Matthew Hollingworth: We'd seen the faces of the people who were asking us to help them, asking United Nations to help them in their time of crisis, which is why we're here. So we again negotiated with all the sides to this time obey the ceasefire, to respect the ceasefire. And we went in the following day and the next day and the next day, and the rest is history.

"Nobody in this world, no matter who he is, deserves to die from hunger."

History records that in Homs, WFP evacuated 1,300 people and brought in enough food to feed 2,500 others for a month. But elsewhere in Syria more than one million remain beyond reach.

[Man in YouTube video: November the fifth 2013...]

We know they're there because we can hear their pleas for help. A man in a Damascus suburb called Moadamiyeh, put out a series of videos on YouTube.

[Man in YouTube video: In a protest to the world to enter the humanitarian aids to the besieged city of Moadamiyeh.]

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After several videos begged for someone to break the siege, the man made his way out of Syria. We found him, but we're not using his name to protect his family.

Man from YouTube video: People are starving to death while food and medicine is only two minutes away behind the Assad checkpoints.

Scott Pelley: Tell me what you witnessed, what you saw with your own eyes.

Man from YouTube video: Even while the regime is bombing, nobody cared. It seems like if you die from the shelling, it will be a merciful way to die instead of dying from hunger because it will take months to die from hunger. People lost faith with the world, with their families, even with God. Nobody understood that we can die from hunger in the 21st century in Syria.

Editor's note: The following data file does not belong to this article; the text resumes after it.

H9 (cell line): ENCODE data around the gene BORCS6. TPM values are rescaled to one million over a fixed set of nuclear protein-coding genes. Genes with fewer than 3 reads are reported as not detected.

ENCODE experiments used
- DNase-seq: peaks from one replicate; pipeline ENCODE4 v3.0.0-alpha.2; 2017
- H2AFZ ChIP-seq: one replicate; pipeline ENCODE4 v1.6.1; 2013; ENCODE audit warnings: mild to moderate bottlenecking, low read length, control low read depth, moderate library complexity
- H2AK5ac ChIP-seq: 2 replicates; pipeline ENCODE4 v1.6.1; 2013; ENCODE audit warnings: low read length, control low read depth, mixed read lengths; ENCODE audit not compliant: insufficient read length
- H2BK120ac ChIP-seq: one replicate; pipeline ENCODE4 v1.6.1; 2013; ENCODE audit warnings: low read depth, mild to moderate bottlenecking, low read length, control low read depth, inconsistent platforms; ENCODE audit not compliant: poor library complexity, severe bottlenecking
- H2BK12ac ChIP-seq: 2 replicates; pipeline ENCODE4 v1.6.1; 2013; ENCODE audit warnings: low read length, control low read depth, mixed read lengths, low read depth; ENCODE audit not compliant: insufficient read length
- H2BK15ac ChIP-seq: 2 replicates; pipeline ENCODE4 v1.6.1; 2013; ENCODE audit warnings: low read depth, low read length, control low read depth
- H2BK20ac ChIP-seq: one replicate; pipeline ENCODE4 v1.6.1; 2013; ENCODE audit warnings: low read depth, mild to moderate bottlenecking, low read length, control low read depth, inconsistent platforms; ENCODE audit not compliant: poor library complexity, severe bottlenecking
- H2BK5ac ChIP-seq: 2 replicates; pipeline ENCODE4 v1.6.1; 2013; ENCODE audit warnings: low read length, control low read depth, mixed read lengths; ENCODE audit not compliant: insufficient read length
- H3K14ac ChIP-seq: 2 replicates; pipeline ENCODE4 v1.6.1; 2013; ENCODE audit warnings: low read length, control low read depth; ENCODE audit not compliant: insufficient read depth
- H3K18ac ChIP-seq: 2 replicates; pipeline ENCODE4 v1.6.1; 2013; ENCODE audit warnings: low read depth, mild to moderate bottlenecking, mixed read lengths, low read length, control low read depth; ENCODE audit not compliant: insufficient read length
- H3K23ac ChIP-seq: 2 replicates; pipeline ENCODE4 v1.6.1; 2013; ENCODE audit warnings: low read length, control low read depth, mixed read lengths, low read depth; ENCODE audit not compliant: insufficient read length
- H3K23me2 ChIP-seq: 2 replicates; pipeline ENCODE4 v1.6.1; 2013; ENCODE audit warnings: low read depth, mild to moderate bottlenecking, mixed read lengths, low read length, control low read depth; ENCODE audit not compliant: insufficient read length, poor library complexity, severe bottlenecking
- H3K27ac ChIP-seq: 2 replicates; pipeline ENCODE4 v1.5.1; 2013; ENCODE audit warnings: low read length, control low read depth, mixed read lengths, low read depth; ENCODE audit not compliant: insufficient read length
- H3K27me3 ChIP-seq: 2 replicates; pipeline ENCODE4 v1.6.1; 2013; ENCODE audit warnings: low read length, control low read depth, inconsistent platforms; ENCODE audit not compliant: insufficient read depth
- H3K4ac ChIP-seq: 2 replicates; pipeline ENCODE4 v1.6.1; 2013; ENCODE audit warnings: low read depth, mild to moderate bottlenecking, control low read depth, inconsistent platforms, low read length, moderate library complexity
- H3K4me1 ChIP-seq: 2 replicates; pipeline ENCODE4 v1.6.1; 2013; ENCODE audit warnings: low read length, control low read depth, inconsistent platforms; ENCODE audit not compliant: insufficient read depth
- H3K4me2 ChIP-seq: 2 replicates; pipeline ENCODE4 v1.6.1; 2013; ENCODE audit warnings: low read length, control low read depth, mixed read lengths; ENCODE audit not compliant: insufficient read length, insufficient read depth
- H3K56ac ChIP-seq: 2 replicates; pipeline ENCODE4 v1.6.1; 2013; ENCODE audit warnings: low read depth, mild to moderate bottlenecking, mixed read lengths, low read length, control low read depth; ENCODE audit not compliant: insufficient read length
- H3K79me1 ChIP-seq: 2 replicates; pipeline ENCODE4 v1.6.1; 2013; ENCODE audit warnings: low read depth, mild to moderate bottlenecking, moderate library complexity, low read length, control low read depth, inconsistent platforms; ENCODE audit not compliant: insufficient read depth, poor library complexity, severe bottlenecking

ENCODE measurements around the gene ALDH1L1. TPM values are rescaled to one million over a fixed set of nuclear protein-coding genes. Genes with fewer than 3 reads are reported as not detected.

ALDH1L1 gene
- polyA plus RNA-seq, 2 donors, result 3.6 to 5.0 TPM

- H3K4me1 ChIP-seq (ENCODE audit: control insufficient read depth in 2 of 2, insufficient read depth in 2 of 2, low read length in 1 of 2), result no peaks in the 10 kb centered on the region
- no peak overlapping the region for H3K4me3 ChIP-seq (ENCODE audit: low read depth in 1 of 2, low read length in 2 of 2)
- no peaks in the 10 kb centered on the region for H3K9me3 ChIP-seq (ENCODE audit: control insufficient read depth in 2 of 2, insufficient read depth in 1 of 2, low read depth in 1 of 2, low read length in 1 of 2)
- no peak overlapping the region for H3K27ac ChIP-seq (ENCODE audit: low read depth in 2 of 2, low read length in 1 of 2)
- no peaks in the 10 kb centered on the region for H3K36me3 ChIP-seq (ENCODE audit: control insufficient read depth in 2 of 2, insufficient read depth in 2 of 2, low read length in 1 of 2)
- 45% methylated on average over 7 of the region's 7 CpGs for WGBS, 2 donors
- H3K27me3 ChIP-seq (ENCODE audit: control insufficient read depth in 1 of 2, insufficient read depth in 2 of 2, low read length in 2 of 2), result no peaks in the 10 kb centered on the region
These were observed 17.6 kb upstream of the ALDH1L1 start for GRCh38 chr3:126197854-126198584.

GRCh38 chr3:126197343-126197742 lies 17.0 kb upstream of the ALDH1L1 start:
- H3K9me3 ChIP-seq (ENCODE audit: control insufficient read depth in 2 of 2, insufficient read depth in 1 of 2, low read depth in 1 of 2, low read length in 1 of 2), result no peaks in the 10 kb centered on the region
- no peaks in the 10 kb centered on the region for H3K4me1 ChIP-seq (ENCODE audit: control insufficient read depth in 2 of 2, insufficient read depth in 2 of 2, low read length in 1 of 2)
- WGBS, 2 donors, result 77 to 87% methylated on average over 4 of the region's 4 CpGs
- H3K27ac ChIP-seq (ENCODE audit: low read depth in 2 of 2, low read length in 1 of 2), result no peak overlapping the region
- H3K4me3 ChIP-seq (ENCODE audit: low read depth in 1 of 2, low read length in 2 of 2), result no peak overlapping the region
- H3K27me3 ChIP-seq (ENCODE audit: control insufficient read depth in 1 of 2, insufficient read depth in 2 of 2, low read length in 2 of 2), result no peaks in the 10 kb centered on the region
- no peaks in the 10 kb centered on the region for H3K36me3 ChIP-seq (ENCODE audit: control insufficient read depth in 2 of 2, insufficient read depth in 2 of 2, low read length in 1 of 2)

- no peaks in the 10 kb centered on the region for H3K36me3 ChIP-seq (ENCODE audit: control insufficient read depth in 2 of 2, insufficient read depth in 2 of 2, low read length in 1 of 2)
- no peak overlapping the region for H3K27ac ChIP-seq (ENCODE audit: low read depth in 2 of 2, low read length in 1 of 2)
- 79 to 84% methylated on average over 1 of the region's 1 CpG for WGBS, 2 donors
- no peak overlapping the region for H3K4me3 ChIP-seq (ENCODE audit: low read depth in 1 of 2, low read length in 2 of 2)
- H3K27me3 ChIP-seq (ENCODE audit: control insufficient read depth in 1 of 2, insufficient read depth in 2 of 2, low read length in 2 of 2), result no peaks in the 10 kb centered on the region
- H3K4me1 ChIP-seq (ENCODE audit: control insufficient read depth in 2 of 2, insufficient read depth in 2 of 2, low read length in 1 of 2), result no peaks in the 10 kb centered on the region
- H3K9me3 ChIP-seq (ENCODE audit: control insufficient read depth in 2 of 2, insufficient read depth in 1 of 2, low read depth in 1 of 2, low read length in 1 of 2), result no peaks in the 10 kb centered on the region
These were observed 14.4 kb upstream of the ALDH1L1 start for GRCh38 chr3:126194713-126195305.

Scott Pelley: The regime shelled Moadamiyeh to rubble, used nerve gas on the population, but it was starvation...

Man from YouTube video: Yes.

Scott Pelley: ...that broke the town.

Man from YouTube video: That's absolutely true. It can destroy your soul, your mind, your beliefs, before it can destroy your body. Nobody in this world, no matter who he is, deserves to die from hunger. Nobody.

That is the principle on which the World Food Programme was founded, an idea in the Eisenhower administration, after 70 million people around the world starved to death in the first half of the 20th century. Today, WFP is in 75 countries plagued by war or weather. It has an air force, a navy and an army of 14,000 people.